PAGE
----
No, I don’t mean that nonsense. I mean something I came across while doing some vanity Googling. Here is an atheist blogger who appears to have changed his mind as a result of reading The Last Superstition. (See also here and here.) He writes:
I suppose I'm going to have to call myself a theist now. Having worked through most of Feser's book I don't see any way around it. If his argument for the Aristotelian/Thomistic theory of causation is true -- and it seems airtight -- then some kind of God (the Unmoved Mover) is logically necessary.
Now that is change you can believe in. Unless he changes his mind again after rereading the book and discovering the crucial fallacy I carefully embedded in footnote 35 of chapter 6. Before he does, though, discover the life-changing potential of The Last Superstition for yourself. Reserve your own copy here.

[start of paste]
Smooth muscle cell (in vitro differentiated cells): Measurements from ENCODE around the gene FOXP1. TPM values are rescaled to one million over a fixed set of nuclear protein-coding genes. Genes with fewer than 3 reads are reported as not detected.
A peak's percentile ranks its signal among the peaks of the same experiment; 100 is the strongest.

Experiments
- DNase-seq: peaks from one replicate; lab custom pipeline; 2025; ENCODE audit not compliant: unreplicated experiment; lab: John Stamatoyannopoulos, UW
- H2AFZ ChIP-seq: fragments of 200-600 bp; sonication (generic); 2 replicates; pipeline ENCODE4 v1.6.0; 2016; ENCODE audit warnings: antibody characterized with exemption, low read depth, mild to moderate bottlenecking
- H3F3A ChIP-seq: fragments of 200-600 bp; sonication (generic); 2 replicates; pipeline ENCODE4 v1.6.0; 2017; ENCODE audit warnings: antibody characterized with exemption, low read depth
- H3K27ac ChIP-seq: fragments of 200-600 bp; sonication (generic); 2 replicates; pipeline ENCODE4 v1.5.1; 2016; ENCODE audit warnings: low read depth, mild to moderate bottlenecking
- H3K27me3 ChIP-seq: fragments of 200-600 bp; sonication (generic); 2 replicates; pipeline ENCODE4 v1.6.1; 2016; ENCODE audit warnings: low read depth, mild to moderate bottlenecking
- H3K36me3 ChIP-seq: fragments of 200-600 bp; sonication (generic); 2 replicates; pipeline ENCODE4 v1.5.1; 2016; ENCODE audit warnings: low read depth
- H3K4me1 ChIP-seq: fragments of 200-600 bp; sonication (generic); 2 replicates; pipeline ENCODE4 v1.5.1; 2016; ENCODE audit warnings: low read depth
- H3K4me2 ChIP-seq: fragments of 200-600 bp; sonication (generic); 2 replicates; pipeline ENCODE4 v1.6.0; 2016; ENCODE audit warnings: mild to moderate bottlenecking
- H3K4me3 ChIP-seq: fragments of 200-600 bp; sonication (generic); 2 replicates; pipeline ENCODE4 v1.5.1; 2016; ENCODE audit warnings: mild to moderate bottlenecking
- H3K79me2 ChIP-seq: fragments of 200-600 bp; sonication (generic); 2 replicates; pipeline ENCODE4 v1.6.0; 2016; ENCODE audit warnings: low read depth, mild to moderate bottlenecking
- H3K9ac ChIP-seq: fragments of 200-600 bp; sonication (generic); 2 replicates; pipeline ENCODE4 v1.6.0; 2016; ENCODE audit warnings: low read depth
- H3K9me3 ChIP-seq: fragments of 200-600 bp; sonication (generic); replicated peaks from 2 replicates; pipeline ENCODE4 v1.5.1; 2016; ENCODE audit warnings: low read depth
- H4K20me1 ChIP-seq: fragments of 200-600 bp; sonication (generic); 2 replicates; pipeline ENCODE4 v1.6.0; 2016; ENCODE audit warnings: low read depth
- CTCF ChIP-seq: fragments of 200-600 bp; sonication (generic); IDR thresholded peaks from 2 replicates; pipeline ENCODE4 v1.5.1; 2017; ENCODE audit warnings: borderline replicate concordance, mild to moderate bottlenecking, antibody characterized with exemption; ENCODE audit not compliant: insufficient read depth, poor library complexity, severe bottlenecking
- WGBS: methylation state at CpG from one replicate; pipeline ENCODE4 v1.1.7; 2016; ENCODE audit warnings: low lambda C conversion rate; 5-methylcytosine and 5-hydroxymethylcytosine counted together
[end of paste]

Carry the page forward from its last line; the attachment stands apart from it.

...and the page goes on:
Wednesday, January 21, 2009
Change you can believe in
Posted by Edward Feser at 9:10 PM
Subscribe to: Post Comments (Atom)
Congratulations, Professor Feser. It is a truly remarkable book and I'm not surprised that it produced this kind of transformation. I couldn't help but notice however the following:ReplyDelete
"Note that the Unmoved Mover is not necessarily the Christian God, or any god whose existence depends on revelation. I still think those gods, and the organized religions that flow from them, are a bunch of hooey. Feser's arguments for what amounts to the Christian God are based on Aristotle's definitions of "man" and "the Good," and accepting his metaphysics doesn't entail accepting those definitions (although I'm sure he'd say it does, and maybe I missed it. I get the feeling I'll be rereading The Last Superstition a few times)."